Acetaminophen is one of the most common over-the-counter pain relievers
in the U.S. It's also heavily prescribed by doctors and hospitals
in the form of combination drugs. But mounting research has implicated
higher dosages of acetaminophen in serious liver risks, leading the FDA
and drug industry to begin pulling some drugs from pharmacy shelves.
According to an announcement from the FDA, makers of combination drugs
with more than 325 mg of acetaminophen per tablet, capsule, or dosage
have stopped marketing the products. They have been formally discontinued
and are no longer available. Still, a few manufacturers have not taken
steps to remove their acetaminophen products, leading the FDA to file
formal notices to have them withdrawn.
In 2011, the FDA admitted acetaminophen products could cause liver damage
when doses were too high. This led to new liver toxicity warnings being
put on prescription acetaminophen drugs. Studies indicate these drugs
are having untold effects on U.S. consumers. People harmed by
dangerous drugs may be entitled to compensation.
As early as 2004,
a study indicated that acetaminophen overdose was the leading cause of calls to
Poison Control Centers, totaling more than 100,000 per year. To this day,
acetaminophen overdose remains one of the most common poisonings worldwide,
according to the
National Institutes of Health.
The problem is that acetaminophen can lead to liver toxicity and acute
liver failure. While the FDA action only applies to combination prescription
drugs with acetaminophen doses greater than 325 mg, the agency is expected
to address over-the-counter acetaminophen drugs in the future.
Why 325 mg as the daily limit is unnerving
The FDA is cracking down on drugs that recommend more than 325 mg of acetaminophen
per dose. Currently, the focus is on combination drugs, or drugs that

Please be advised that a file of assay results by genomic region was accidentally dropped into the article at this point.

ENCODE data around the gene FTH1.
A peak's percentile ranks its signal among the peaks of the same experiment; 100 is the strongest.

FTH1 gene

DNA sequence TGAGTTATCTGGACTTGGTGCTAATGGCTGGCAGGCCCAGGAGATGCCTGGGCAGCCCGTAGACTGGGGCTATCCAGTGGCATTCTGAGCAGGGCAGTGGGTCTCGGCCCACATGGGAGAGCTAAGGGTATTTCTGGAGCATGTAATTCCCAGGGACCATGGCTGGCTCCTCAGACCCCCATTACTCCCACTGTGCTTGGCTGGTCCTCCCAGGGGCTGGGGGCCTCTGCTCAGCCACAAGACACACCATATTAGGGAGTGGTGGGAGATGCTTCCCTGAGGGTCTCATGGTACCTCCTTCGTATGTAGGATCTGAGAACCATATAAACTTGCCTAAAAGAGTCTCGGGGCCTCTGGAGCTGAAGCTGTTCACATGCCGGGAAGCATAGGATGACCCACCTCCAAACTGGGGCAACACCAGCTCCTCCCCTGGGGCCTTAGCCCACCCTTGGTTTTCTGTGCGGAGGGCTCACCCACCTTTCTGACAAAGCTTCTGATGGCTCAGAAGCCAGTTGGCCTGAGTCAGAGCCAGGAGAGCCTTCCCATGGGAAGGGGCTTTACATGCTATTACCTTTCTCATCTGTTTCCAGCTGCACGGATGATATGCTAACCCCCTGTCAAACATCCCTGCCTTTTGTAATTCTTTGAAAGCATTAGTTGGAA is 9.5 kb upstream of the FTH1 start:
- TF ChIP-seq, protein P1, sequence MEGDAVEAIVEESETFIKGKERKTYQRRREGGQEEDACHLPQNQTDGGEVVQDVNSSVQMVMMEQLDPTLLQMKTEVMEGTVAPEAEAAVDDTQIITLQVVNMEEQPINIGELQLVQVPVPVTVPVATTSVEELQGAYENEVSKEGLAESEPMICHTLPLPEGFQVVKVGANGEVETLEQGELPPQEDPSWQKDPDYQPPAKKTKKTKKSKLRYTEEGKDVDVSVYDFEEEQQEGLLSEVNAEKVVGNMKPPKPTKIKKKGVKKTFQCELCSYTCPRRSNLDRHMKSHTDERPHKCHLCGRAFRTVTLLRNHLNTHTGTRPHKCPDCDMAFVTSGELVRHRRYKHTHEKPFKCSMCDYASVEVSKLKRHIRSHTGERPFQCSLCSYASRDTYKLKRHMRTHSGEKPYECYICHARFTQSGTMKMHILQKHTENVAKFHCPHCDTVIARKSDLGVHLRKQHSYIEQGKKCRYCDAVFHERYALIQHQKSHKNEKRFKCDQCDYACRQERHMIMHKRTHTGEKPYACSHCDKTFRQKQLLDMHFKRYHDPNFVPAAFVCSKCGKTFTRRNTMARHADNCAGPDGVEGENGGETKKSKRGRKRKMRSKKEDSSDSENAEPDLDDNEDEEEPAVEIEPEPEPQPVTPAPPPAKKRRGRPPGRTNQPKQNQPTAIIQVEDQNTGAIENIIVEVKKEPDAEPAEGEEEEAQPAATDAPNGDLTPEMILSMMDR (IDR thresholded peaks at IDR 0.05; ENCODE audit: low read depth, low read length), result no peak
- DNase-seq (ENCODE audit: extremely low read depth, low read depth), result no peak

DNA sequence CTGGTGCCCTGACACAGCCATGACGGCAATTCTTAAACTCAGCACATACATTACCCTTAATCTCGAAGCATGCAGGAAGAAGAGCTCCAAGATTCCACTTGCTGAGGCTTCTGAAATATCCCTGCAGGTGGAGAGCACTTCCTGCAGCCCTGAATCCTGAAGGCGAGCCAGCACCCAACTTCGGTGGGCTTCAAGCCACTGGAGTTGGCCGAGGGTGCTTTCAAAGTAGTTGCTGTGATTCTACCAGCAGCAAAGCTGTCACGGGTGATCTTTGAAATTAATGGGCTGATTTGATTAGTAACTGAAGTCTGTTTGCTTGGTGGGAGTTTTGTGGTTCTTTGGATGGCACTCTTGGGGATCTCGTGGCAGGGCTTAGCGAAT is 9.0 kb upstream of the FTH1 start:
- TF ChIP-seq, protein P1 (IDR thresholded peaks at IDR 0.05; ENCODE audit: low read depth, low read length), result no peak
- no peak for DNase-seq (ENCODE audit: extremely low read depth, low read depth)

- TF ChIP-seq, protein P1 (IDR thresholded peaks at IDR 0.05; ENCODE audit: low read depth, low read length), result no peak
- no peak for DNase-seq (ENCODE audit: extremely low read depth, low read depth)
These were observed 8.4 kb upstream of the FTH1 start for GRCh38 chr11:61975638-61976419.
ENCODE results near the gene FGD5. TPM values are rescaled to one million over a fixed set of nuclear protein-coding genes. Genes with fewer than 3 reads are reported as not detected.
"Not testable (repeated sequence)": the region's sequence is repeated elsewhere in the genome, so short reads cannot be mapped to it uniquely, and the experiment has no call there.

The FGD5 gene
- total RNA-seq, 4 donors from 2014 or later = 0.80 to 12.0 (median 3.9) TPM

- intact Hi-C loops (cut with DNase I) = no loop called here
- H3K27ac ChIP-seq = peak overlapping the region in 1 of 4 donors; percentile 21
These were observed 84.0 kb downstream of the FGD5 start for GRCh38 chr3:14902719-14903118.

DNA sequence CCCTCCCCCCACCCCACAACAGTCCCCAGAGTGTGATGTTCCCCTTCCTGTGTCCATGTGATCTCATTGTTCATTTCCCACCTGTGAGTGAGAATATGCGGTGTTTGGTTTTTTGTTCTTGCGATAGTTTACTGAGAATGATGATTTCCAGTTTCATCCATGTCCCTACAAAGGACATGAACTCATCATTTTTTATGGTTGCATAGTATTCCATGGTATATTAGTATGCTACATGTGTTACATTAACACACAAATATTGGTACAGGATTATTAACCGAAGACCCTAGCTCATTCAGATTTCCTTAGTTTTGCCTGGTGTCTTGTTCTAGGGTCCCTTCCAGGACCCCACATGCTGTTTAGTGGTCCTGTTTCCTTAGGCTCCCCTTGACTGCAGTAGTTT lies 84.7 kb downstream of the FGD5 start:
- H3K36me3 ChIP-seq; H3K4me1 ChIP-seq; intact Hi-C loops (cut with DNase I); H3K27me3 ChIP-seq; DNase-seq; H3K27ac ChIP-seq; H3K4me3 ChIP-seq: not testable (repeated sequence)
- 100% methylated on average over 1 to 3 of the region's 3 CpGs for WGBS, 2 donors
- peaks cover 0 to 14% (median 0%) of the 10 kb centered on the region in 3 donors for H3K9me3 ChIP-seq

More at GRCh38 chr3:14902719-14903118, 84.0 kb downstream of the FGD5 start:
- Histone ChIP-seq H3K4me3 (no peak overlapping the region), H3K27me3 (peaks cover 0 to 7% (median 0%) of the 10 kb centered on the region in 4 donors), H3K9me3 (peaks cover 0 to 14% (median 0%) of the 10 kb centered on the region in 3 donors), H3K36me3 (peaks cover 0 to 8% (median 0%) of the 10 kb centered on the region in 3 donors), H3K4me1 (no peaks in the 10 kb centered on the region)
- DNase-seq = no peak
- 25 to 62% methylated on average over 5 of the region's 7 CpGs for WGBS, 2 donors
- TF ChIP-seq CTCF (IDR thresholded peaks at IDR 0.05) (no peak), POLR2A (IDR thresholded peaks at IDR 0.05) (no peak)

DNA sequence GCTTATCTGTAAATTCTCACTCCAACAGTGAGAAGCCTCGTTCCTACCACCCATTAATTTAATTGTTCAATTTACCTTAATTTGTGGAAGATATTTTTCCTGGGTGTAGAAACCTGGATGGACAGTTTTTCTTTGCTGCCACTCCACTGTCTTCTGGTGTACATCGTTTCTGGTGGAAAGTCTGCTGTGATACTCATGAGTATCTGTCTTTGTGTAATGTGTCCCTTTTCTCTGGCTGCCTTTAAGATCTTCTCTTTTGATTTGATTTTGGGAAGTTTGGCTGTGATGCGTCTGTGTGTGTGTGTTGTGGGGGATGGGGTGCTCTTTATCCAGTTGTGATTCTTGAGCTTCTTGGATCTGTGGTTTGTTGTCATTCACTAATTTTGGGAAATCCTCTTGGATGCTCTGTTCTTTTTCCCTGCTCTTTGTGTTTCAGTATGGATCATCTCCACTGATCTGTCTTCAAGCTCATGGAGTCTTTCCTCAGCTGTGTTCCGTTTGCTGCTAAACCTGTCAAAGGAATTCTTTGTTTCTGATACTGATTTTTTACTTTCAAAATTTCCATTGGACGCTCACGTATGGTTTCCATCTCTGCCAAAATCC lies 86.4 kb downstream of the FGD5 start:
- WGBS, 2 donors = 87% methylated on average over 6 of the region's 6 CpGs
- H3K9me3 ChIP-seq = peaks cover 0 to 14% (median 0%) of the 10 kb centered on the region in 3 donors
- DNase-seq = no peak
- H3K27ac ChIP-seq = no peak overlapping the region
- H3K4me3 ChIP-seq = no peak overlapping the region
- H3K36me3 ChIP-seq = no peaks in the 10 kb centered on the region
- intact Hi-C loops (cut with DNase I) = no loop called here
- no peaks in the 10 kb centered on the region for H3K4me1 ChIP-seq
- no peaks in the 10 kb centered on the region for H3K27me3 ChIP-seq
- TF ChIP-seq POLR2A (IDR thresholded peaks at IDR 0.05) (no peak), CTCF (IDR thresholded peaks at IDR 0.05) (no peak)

pair acetaminophen with other pharmaceuticals like Tylenol with codeine,
oxycodone (Percocet), or hydrocodone (Vicodin). Many of these are prescribed
with more than 325 mg of acetaminophen per dose. After all, a single over-the-counter
acetaminophen capsule may have close to 325 mg.
The recommended dose for regular strength Tylenol, sold at every drug store
and grocery store in this country, is 325 mg. For Extra Strength Tylenol,
that dose is 500 mg.
The FDA cautions against taking any more than 4,000 mg of acetaminophen
daily, an amount that is easy to exceed when taking Tylenol for chronic
pain. Because many people may not be aware that their prescription contains
acetaminophen, they can add over-the-counter Tylenol to their prescription
regimen and unknowingly surpass the 4,000 mg even more quickly.
The FDA says there is absolutely no evidence that the benefits of taking
more than 325 mg at any single time outweighs the risks associated with
FDA issues formal notices to withdraw applications of acetaminophen drug-makers
Though most combination drug manufacturers have voluntarily stopped marketing
their acetaminophen-containing combination drugs and pulled them from
the market, there are a few that have not taken these steps willingly.
The FDA has publishednotices in the Federal Register for them to withdraw
the applications for their combination drug products.
The first notice recalls FDA approval for those drugs that makers were
asked to voluntarily pull, but didn't. The second applies to drug
makers who have discontinued the marketing of their acetaminophen combination
drugs but have not withdrawn their applications-announcing the agency's
intention to withdraw the applications themselves.
On its website, the FDA clearly warns that taking too much acetaminophen
can result in liver failure, transplant, and death.The National Institutes
of Health warn that symptoms of acetaminophen toxicity can include: appetite
loss, convulsions, abdominal pain, jaundice (yellowing of the skin), nausea,
irritability, upset stomach, sweating, and coma. They warn users who suspect
an acetaminophen overdose to seek immediate medical attention.
People who are harmed by defective drugs should understand their legal
options by talking with a knowledgeable
product liability attorney.